Looking for a Good Read?
De Novo’s book review section has got you covered. With a selection of business books and narrative nonfiction, we search for and review books that we know our lawyer friends will enjoy reading. Take one of these titles to the beach as you enjoy the last few days of summer:
The Last Days of Night by Graham Moore: A young Paul Cravath — not yet the architect of the “Cravath system” that would organize the firm that became Cravath Swaine & Moore, but simply a junior partner trying to make a name for himself — represents George Westinghouse, the clear underdog in an intellectual property dispute with Thomas Edison over the lightbulb. “The Last Days of Night” is a smart, fun page-turner of a book.
Chicago Rules: Federal Cases That Defined the City and the Nation by Richard Cahan, Mark Jacob and Michael Williams: Headquartered in Chicago, the United States District Court for the Northern District of Illinois has played a pivotal role in U.S. history. This is where Abraham Lincoln, as a young lawyer, changed the direction of westward expansion when he argued that trains ― not steamships ― were America’s future. This is where Al Capone met his fall, at a trial that finished him as Public Enemy Number One. This is where Abbie Hoffman, the nation’s first Yippie, butted heads with Judge Julius J. Hoffman and the Establishment at the trial known as the Conspiracy Eight. And this is where four governors, including Rod Blagojevich, were found guilty in recent years and sent to prison. This book uses bold photographs to examine these great trials and the people behind them to offer a unique look at Chicago and U.S. history.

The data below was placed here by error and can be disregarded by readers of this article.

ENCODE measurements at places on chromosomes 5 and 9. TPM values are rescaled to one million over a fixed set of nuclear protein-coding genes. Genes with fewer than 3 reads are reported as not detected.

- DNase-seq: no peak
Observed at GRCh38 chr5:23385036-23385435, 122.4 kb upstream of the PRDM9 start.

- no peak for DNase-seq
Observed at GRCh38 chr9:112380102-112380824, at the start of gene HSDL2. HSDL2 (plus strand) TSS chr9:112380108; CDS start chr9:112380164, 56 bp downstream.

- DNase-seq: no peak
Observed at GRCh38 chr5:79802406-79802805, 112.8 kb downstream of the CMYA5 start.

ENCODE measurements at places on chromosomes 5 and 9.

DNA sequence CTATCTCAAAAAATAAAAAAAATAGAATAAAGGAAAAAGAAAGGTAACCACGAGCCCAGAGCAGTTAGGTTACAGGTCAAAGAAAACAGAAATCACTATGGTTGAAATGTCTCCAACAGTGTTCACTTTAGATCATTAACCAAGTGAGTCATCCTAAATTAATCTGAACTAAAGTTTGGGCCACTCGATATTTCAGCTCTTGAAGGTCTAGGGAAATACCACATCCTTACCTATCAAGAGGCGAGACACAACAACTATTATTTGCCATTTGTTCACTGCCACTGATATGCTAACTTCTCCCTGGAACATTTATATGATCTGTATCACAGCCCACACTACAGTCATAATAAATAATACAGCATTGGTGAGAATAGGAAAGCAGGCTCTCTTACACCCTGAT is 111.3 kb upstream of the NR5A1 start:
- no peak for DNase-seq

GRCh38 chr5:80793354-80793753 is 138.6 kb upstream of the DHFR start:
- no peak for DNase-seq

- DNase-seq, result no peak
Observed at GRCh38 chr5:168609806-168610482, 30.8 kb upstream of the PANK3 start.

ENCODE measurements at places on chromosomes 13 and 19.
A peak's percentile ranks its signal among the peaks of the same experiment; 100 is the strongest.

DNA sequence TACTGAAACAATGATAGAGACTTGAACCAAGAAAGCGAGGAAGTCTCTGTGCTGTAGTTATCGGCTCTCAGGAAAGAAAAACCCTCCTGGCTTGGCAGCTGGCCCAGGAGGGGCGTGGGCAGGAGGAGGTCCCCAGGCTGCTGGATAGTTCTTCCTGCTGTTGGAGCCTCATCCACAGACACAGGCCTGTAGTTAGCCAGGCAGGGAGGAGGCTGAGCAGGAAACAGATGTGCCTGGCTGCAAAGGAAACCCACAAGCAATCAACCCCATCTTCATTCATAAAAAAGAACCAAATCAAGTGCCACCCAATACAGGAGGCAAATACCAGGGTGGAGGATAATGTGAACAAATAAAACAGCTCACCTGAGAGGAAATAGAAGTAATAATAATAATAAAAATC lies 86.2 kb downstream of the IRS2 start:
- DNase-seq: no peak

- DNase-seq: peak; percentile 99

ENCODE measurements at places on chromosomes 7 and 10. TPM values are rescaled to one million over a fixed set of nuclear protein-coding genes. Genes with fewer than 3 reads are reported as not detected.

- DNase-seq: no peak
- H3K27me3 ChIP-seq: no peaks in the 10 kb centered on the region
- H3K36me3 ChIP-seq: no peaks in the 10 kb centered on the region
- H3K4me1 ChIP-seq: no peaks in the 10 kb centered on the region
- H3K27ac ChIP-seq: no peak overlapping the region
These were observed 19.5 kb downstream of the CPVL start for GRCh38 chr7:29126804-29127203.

Think Again: The Power of Knowing What You Don’t Know by Adam Grant: Humans are creatures of habit, and our habits of thought are no exception. At work, these rote behaviors and “best practices” can facilitate efficient training and delivery of services, but when we hold too tightly to the comfort of what we think we know, we eliminate the possibility of change and growth. Being good at thinking — as so many bright lawyers are — can make us worse at rethinking because our certainty makes us ever blinder to our own limitations. The ability to recognize what we don’t know, to investigate and be willing to change our minds, may be the most crucial skill for thriving in our rapidly changing world. Adam Grant’s latest book takes a deep dive into the psychology of what it takes to unlearn and think again.
The Catalyst: How to Change Anyone’s Mind by Jonah Berger: No one in the world has had more training in the art of persuasion than a lawyer, and yet, in the business context, lawyers (along with everyone else) sometimes struggle to change people’s minds. Whether it’s in-house stakeholders like senior equity partners or marketing directors, or clients, prospects or leaders of industry organizations, you may feel like you are swimming upstream when you try to get someone to do something differently. Jonah Berger takes a deep dive into why this is — why is it so hard to make change? — in his book “Catalyst: How to Change Anyone’s Mind.”